Here is a simplified example for c# MVC ASP.net

        public ActionResult BNWebHook(FormCollection oColl)
        string part = Request.Form["part"];
        string brand = Request.Form["brand"];
        string qty = Request.Form["qty"];
        string token = Request.Form["token"];
        string timestamp = Request.Form["timestamp"];
        string signature = Request.Form["signature"];
        //Validate signature
        //Process data

Microsoft Power Automate

Microsoft Power Automate (previously Microsoft Flow) can receive the webhook call allowing you to handle the data and pass it on to any system supported by Power Automate. For example, you could pass the data onto a Microsoft Teams Channel, write it into an Excel document, or a google Sheets document, send an SMS, or several things together. There are connections to Microsoft Dynamics – which may be of interest to our customers.

Here’s a small range of the components you can talk to.

Here is an example where by on receipt of a RFQ Webhook call from BearingNet, the system will post the data in an email.

To create a flow, you will need access to the premium version of Microsoft power automate.

1) Create a new flow

2) Use the connector “When a HTTP request is received”

Add the following code the Json Body Schema:

            "type": "object",
            "properties": {
            "Part": {
            "type": "string"
            "Brand": {
            "type": "string"
            "Qty": {
            "type": "string"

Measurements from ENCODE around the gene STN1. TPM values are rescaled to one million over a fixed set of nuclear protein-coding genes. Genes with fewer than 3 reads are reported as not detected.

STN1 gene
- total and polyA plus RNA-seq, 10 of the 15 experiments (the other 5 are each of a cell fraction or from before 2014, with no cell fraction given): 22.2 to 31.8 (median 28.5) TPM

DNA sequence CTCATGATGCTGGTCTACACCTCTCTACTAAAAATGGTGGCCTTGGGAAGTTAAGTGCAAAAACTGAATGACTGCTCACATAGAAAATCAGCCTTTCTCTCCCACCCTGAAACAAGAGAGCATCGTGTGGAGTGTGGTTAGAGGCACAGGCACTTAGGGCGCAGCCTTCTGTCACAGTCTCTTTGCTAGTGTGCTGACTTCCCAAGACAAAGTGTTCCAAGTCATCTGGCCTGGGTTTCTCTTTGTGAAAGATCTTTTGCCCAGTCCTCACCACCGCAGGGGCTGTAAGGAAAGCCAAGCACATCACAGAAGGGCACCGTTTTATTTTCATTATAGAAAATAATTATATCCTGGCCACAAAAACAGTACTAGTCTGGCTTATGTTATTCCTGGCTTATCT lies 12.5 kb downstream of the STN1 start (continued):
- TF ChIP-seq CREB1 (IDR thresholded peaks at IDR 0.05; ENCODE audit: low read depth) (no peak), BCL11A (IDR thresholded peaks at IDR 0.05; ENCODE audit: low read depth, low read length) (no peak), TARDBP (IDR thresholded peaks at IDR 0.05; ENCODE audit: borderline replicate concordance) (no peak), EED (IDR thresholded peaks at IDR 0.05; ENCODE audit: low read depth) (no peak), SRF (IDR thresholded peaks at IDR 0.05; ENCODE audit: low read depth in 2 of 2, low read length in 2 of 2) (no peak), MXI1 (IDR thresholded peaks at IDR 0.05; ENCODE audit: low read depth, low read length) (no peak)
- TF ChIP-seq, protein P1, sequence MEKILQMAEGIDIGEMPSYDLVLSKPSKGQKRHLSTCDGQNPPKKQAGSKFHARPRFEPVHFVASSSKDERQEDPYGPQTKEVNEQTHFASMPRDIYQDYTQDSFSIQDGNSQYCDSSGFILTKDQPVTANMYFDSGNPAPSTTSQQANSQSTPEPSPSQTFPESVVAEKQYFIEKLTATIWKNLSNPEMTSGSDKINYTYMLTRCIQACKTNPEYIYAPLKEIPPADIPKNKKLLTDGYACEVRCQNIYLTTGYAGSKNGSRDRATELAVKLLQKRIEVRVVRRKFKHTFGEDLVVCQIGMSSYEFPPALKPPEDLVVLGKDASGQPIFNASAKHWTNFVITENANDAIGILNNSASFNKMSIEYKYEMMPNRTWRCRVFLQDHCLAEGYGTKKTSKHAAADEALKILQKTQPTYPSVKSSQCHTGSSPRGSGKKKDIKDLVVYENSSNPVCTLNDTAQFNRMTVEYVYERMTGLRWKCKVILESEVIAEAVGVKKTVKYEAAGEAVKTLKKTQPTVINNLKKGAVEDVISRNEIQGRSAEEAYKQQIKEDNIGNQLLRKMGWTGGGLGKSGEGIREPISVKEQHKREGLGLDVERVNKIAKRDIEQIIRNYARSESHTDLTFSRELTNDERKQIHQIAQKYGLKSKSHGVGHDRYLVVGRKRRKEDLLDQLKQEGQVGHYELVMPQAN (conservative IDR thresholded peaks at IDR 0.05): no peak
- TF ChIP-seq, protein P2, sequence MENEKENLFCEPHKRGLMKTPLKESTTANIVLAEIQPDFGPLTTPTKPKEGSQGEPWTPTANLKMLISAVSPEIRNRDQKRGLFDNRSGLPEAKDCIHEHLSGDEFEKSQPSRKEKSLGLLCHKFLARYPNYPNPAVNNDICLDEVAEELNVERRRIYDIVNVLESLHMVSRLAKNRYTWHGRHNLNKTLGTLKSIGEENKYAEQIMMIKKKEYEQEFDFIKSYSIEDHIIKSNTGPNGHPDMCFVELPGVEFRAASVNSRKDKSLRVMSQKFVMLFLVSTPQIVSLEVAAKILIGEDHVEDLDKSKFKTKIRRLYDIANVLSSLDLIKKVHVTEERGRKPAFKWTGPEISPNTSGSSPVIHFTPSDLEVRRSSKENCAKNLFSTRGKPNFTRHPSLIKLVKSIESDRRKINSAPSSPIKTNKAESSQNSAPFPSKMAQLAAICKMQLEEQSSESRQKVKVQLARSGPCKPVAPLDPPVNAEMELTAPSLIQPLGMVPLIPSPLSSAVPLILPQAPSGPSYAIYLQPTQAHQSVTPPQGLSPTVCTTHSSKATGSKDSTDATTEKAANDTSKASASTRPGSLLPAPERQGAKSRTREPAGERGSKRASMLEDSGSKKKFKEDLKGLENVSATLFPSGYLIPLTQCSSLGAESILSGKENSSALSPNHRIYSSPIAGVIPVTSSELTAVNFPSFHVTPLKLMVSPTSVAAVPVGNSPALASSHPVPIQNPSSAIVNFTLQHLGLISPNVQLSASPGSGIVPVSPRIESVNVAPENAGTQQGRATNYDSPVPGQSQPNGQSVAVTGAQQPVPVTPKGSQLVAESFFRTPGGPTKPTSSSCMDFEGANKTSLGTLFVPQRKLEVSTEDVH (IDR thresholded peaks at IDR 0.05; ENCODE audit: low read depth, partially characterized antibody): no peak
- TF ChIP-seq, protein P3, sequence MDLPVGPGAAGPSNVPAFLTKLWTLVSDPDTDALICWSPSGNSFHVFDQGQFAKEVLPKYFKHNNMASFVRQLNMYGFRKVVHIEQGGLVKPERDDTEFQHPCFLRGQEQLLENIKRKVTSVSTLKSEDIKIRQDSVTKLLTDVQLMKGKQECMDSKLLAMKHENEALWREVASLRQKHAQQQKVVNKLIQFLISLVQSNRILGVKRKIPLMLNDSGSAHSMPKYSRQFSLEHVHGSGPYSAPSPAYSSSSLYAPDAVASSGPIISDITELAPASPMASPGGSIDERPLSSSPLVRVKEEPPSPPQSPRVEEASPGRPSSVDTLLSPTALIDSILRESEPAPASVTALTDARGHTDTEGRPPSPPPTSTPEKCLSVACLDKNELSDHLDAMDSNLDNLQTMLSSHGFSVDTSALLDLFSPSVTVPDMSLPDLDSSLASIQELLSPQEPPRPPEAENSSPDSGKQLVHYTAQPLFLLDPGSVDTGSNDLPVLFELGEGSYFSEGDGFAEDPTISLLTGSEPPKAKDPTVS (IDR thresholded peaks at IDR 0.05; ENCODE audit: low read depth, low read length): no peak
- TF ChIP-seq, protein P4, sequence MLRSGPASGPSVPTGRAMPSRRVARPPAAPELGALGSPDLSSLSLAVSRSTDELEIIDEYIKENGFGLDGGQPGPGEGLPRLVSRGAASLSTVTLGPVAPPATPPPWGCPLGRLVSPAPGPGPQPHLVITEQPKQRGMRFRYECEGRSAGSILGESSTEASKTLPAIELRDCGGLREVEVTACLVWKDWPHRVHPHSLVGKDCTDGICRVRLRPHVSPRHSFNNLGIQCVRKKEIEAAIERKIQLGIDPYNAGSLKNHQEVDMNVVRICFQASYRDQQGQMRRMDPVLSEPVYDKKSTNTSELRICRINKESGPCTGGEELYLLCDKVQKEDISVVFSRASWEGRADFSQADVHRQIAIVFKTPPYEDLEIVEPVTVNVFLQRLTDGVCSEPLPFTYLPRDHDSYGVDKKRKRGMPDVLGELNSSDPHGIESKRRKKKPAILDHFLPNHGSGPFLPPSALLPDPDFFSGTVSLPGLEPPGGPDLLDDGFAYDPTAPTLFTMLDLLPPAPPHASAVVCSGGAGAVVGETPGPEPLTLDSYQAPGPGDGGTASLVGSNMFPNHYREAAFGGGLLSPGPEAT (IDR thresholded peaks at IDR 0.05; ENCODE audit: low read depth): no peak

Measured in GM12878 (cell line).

"CompanyRef": {},
            "CompanyCode": {
            "type": "integer"
            "CompanyName": {
            "type": "string"
            "Country": {
            "type": "string"
            "CompanyEmail": {
            "type": "string"
            "ContactName": {
            "type": "string"
            "CompanyPhone": {
            "type": "string"
            "RequiredText": {
            "type": "string"
            "RequiredValue": {
            "type": "string"
            "Notes": {
            "type": "string"
            "Custom1": {
            "type": "string"
            "Custom2": {
            "type": "string"
            "Custom3": {
            "type": "string"
            "TimeStamp": {
            "type": "string"
            "Token": {
            "type": "string"
            "Signature": {
            "type": "string"

3) Copy the HTTP Post URL. Paste this URL into the Endpoint box in the webhook configuration setting in BearingNet

4) Set the method to JSON

5) Set the failover mode to your choice of mode.

6) Back in the flow, add the next step of your choice

7) Configure that step according to its requirements. Where you need to put in information from the RFQ, the data picker will appear and you will see the RFQ fields available to add to your connector

8)For example – the notification connector:

Or for a email:

10) You can use the test facility to test the webhook. On the webhook page in BearingNet enter some information and press send. Check that your endpoint processes it satisfactorily.

11) Once you are happy, turn on the webhook in BearingNet

12) If you have any issues, simply turn it off and RFQ’s will be sent by email again